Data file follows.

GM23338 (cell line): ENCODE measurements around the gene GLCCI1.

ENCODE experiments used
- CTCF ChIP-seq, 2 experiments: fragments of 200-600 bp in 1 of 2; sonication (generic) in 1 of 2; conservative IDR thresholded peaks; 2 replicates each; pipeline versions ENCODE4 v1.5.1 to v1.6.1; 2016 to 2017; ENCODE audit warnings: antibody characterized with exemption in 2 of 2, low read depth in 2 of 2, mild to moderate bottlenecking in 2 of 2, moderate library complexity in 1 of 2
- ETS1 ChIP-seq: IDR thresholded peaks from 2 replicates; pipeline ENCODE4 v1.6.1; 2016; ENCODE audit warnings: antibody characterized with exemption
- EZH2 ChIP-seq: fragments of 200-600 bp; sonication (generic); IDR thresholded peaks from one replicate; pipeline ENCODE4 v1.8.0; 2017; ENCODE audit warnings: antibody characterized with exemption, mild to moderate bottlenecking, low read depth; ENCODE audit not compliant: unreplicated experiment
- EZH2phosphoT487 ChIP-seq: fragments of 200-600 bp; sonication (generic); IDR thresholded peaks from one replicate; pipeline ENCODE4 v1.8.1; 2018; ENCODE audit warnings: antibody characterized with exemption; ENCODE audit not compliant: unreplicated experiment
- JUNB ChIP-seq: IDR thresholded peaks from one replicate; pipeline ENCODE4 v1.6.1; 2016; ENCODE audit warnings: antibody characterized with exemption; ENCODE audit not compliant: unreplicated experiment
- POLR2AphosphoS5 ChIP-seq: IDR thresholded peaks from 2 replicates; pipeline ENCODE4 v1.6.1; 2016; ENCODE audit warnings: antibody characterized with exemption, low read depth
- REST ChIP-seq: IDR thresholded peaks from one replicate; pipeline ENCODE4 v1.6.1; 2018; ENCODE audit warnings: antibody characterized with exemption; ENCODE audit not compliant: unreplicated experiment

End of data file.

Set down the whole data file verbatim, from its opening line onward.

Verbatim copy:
GM23338 (cell line): ENCODE measurements around the gene GLCCI1.

ENCODE experiments used
- CTCF ChIP-seq, 2 experiments: fragments of 200-600 bp in 1 of 2; sonication (generic) in 1 of 2; conservative IDR thresholded peaks; 2 replicates each; pipeline versions ENCODE4 v1.5.1 to v1.6.1; 2016 to 2017; ENCODE audit warnings: antibody characterized with exemption in 2 of 2, low read depth in 2 of 2, mild to moderate bottlenecking in 2 of 2, moderate library complexity in 1 of 2
- ETS1 ChIP-seq: IDR thresholded peaks from 2 replicates; pipeline ENCODE4 v1.6.1; 2016; ENCODE audit warnings: antibody characterized with exemption
- EZH2 ChIP-seq: fragments of 200-600 bp; sonication (generic); IDR thresholded peaks from one replicate; pipeline ENCODE4 v1.8.0; 2017; ENCODE audit warnings: antibody characterized with exemption, mild to moderate bottlenecking, low read depth; ENCODE audit not compliant: unreplicated experiment
- EZH2phosphoT487 ChIP-seq: fragments of 200-600 bp; sonication (generic); IDR thresholded peaks from one replicate; pipeline ENCODE4 v1.8.1; 2018; ENCODE audit warnings: antibody characterized with exemption; ENCODE audit not compliant: unreplicated experiment
- JUNB ChIP-seq: IDR thresholded peaks from one replicate; pipeline ENCODE4 v1.6.1; 2016; ENCODE audit warnings: antibody characterized with exemption; ENCODE audit not compliant: unreplicated experiment
- POLR2AphosphoS5 ChIP-seq: IDR thresholded peaks from 2 replicates; pipeline ENCODE4 v1.6.1; 2016; ENCODE audit warnings: antibody characterized with exemption, low read depth
- REST ChIP-seq: IDR thresholded peaks from one replicate; pipeline ENCODE4 v1.6.1; 2018; ENCODE audit warnings: antibody characterized with exemption; ENCODE audit not compliant: unreplicated experiment